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Trijicon has a long history of packing paradigm-shifting amounts of performance and capabilities into rugged optical sights. While traditional iron sights will not be phased out of use soon, their current “secondary status” on practically all tactical long guns can be traced to the effects of Trijicon’s influence on the shooting community.

The company’s history dates back to 1981, when founder Glyn Bindon introduced the Armson OEG tritium-illuminated red-dot optic for rifles and shotguns to the U.S. Building on this, in 1985 the new Trijicon company released the Spectrum Riflescope (the first tritium-reticle riflescope) and the first tritium-illuminated pistol sights with its “Bright & Tough” night sights. This set the stage for a new era in firearms sighting systems.

Zeroing In

It was with the introduction of the 4x32mm Advanced Combat Optical Gunsight (ACOG) in 1987 that the era of optical sights on tactical firearms came into its own. Included in the U.S. Army Advanced Combat Rifle program, the ACOG helped to legitimize optics for military usage. With the adoption of Trijicon pistol night sights by the FBI the following year, there was no looking back for Trijicon and the era of enhanced sighting systems. ACOGs in one form or another have served with distinction in U.S. military campaigns from Panama to Afghanistan, and the company’s pistol sights are seen on handguns in use with law enforcement and tactical units around the world.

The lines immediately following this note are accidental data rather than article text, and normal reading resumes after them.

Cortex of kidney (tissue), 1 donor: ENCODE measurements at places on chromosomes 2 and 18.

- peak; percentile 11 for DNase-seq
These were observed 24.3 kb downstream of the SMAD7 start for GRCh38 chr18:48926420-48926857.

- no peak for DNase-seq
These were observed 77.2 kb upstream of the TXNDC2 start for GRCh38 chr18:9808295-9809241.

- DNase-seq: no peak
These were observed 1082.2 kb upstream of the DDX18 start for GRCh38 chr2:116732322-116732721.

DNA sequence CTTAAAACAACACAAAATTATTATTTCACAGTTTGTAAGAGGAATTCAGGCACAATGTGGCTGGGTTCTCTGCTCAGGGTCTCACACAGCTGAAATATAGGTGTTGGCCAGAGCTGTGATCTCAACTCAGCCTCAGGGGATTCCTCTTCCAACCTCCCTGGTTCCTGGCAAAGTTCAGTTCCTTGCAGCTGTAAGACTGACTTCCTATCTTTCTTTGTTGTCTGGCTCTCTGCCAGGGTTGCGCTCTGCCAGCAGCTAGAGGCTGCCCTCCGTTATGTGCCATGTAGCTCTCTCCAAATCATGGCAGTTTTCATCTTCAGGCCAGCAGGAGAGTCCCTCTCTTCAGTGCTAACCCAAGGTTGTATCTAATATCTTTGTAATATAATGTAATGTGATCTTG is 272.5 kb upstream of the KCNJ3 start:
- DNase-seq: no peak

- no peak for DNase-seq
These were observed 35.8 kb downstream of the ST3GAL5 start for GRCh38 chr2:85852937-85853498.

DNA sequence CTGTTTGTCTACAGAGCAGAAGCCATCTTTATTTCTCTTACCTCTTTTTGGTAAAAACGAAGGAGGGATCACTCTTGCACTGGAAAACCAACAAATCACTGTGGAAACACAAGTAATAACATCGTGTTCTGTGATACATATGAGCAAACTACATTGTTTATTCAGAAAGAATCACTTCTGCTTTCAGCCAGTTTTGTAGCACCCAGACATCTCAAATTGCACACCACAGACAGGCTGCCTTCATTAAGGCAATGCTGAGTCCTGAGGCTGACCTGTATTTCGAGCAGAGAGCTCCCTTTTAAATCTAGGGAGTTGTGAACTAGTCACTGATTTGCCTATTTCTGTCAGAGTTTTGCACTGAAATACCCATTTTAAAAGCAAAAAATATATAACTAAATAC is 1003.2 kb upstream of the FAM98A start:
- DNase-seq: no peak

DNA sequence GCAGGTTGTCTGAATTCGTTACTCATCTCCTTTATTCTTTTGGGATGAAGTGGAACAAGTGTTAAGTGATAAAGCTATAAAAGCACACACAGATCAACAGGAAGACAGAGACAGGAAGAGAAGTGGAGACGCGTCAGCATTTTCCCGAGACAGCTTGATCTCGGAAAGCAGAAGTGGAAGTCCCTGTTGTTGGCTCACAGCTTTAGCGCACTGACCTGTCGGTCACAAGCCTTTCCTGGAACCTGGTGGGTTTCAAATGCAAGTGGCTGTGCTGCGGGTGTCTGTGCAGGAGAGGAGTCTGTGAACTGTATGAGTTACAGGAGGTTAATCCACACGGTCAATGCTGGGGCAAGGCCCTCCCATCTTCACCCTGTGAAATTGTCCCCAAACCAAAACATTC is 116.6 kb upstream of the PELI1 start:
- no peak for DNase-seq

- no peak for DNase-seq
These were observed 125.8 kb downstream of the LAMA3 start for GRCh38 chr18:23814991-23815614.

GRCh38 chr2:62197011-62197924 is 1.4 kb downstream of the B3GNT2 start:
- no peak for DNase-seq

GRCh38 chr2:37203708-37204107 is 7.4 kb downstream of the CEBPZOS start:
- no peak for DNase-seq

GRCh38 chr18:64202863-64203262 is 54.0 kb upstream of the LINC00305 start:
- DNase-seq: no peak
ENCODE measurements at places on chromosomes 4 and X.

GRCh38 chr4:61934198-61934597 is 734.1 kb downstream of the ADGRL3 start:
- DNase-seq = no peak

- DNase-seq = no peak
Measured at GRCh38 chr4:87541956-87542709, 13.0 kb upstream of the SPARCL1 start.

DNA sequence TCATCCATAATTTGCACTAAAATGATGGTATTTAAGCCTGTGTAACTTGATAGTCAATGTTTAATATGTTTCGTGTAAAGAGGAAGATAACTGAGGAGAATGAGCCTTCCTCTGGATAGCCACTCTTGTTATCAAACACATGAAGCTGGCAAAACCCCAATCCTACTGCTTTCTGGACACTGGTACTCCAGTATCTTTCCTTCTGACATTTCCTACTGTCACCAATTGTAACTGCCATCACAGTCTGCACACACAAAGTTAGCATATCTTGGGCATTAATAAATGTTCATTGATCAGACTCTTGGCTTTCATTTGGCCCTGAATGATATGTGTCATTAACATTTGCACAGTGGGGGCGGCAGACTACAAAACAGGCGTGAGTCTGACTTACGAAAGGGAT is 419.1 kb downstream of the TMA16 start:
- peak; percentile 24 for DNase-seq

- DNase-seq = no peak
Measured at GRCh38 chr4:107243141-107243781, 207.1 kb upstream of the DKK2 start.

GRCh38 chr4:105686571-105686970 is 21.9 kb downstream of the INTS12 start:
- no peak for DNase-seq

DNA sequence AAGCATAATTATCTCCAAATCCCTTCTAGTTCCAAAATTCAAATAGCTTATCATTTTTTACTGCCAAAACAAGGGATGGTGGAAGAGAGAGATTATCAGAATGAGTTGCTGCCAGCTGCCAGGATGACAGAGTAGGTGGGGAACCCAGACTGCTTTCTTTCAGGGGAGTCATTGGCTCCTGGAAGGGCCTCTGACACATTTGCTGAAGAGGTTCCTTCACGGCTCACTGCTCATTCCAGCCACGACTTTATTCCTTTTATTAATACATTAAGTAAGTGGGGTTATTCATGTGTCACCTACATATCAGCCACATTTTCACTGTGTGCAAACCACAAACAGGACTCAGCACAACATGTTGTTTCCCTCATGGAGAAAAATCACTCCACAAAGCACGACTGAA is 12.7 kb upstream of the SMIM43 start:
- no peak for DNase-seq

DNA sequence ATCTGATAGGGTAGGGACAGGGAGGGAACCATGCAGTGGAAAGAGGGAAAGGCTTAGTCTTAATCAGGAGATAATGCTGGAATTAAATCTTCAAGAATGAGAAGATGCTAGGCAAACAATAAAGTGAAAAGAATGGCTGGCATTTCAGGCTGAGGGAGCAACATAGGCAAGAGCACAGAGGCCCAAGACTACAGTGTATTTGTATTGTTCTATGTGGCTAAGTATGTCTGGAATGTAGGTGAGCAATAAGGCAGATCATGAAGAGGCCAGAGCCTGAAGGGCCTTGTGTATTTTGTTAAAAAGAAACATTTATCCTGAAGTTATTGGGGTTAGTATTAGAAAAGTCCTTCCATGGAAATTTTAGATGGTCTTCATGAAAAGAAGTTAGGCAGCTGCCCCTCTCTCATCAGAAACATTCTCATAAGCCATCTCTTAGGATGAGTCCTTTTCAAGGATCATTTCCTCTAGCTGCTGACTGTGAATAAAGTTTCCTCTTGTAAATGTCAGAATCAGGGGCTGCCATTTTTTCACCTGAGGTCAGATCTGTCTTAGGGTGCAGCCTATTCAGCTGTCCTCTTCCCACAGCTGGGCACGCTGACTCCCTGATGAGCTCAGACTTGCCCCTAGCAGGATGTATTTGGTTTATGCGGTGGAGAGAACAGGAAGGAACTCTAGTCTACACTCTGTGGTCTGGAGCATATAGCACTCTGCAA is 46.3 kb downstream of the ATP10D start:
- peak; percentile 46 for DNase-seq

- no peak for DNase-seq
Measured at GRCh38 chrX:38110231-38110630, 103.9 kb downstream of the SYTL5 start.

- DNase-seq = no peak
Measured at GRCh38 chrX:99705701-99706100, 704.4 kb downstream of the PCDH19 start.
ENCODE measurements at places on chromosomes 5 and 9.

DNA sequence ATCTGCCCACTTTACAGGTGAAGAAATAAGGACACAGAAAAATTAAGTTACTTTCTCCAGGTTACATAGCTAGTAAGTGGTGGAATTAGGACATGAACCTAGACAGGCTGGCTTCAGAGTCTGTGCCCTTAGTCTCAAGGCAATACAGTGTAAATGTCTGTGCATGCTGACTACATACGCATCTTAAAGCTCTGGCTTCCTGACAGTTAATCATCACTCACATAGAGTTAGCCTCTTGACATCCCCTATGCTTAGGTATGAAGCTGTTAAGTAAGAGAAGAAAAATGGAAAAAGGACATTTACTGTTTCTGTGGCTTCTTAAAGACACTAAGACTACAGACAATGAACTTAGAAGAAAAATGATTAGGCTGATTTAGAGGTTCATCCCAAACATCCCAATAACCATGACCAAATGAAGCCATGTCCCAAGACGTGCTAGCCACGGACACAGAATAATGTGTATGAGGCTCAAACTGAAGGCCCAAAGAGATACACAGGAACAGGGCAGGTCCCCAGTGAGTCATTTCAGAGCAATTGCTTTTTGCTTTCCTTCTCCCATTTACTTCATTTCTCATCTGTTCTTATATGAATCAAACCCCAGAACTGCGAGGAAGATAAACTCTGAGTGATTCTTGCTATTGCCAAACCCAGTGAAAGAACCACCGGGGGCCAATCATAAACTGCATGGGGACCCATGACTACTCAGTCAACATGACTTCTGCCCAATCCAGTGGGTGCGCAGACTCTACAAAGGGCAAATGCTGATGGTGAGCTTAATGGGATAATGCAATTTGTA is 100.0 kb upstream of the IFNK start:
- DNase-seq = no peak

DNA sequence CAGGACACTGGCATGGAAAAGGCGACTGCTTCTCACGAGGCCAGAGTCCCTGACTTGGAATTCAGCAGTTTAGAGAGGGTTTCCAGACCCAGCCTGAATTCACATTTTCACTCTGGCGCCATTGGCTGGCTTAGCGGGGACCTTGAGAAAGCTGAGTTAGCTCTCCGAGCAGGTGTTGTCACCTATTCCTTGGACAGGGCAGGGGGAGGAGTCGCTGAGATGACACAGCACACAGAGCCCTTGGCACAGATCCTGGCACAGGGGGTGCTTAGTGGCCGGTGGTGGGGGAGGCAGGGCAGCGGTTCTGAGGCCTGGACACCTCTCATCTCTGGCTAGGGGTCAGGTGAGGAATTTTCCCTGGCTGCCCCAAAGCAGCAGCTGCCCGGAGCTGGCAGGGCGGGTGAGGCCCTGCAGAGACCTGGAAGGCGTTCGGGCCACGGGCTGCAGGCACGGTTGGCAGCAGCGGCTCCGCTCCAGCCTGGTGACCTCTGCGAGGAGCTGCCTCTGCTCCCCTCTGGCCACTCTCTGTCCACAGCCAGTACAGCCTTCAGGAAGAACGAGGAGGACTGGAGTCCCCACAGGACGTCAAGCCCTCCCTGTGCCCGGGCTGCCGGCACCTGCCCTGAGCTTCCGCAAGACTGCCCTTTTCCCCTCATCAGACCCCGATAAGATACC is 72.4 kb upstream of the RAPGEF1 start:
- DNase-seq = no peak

While the ACOGs were extremely popular and proved to be rugged and durable, Trijicon recognized a need for a more compact optical sight for firearms that still maintained the company’s reputation for rugged reliability. Its solution? Products like compact ACOG variants as well as the compact Trijicon Red Dot (TRD), and later the extremely popular line of Ruggedized Miniature Reflex (RMR) sights. Products like the RMR combined with the range of ACOGs (and numerous other riflescopes as well as the variable-power VCOG) meant that Trijicon could offer operators just about any product type needed to get on target for their missions.

But there was still a gap in the line between the ACOGs and the other full-sized optics and the ultra-compact RMRs. Enter the new Miniature Rifle Optic (MRO), Trijicon’s most recent addition to its impressive line of products.

Sizing Down

Intended for use on long guns such as rifles, carbines and shotguns, the MRO is a 1x25mm optic powered by a single CR2032 lithium battery. The unit measures in at a scant 2.6 inches in overall length, 1.7 inches in width and 2 inches in height (the latter without a mount). It weighs only 4.1 ounces (also not counting a mount), and the housing of the optic is made from strong yet lightweight 7075-T6 forged aluminum, the same material used for high-quality AR receivers. The unit is fully sealed and waterproof.

The reticle system of the MRO features a simple-to-use adjustable red dot with a 2-MOA diameter. The result is a light and compact optic that excels at both-eyes-open shooting with extremely fast target acquisitions.